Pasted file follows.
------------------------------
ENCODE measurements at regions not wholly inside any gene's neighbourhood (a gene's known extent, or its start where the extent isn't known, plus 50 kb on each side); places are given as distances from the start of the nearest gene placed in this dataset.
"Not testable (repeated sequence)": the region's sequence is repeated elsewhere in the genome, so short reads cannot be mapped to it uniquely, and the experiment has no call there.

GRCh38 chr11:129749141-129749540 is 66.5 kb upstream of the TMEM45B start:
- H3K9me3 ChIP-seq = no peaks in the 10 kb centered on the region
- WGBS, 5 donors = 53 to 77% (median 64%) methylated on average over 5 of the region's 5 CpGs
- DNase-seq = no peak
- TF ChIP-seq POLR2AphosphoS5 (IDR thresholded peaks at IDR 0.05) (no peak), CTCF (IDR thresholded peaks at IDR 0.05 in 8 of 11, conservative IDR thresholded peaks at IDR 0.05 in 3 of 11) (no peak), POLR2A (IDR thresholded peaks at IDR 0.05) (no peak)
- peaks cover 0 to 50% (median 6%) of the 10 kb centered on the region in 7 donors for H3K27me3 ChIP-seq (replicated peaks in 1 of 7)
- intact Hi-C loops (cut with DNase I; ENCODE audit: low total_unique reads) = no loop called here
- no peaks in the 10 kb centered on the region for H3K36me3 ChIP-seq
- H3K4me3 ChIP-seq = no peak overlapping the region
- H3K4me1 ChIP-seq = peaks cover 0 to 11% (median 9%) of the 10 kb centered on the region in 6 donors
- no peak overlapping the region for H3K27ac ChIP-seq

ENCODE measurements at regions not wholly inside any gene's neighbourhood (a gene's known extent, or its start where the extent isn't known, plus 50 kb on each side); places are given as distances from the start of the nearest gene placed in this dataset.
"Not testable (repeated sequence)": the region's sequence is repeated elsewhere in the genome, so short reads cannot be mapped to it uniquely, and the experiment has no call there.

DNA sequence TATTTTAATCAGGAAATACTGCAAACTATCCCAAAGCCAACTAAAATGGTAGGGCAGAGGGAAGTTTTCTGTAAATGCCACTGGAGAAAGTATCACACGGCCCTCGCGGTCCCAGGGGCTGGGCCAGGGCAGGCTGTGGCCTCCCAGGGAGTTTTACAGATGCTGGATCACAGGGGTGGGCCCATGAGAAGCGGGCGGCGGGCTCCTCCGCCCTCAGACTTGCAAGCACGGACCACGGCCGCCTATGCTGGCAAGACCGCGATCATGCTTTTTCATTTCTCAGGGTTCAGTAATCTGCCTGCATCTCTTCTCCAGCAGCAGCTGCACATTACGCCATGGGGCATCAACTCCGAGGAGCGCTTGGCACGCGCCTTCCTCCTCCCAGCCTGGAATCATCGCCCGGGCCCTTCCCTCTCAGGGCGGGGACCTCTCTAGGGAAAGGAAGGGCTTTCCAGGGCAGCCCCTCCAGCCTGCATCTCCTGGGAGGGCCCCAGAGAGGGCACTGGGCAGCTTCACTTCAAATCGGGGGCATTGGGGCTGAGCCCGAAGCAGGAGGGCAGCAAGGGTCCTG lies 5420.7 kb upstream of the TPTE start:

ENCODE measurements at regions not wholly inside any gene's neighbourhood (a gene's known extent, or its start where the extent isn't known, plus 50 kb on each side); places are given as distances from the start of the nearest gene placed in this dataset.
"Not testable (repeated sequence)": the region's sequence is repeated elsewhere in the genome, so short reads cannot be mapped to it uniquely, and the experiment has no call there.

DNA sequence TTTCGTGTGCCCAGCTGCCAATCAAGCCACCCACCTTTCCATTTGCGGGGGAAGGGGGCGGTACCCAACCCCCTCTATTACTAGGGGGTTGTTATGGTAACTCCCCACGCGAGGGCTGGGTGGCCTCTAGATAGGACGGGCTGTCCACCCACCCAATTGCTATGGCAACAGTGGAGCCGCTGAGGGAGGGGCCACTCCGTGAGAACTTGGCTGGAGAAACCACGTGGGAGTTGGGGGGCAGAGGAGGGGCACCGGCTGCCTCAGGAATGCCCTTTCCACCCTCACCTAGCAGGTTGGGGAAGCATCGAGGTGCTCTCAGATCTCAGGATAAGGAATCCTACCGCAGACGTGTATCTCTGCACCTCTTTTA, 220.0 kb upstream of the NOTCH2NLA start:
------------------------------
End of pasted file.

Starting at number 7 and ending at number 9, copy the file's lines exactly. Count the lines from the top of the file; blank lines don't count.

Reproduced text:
- TF ChIP-seq POLR2AphosphoS5 (IDR thresholded peaks at IDR 0.05) (no peak), CTCF (IDR thresholded peaks at IDR 0.05 in 8 of 11, conservative IDR thresholded peaks at IDR 0.05 in 3 of 11) (no peak), POLR2A (IDR thresholded peaks at IDR 0.05) (no peak)
- peaks cover 0 to 50% (median 6%) of the 10 kb centered on the region in 7 donors for H3K27me3 ChIP-seq (replicated peaks in 1 of 7)
- intact Hi-C loops (cut with DNase I; ENCODE audit: low total_unique reads) = no loop called here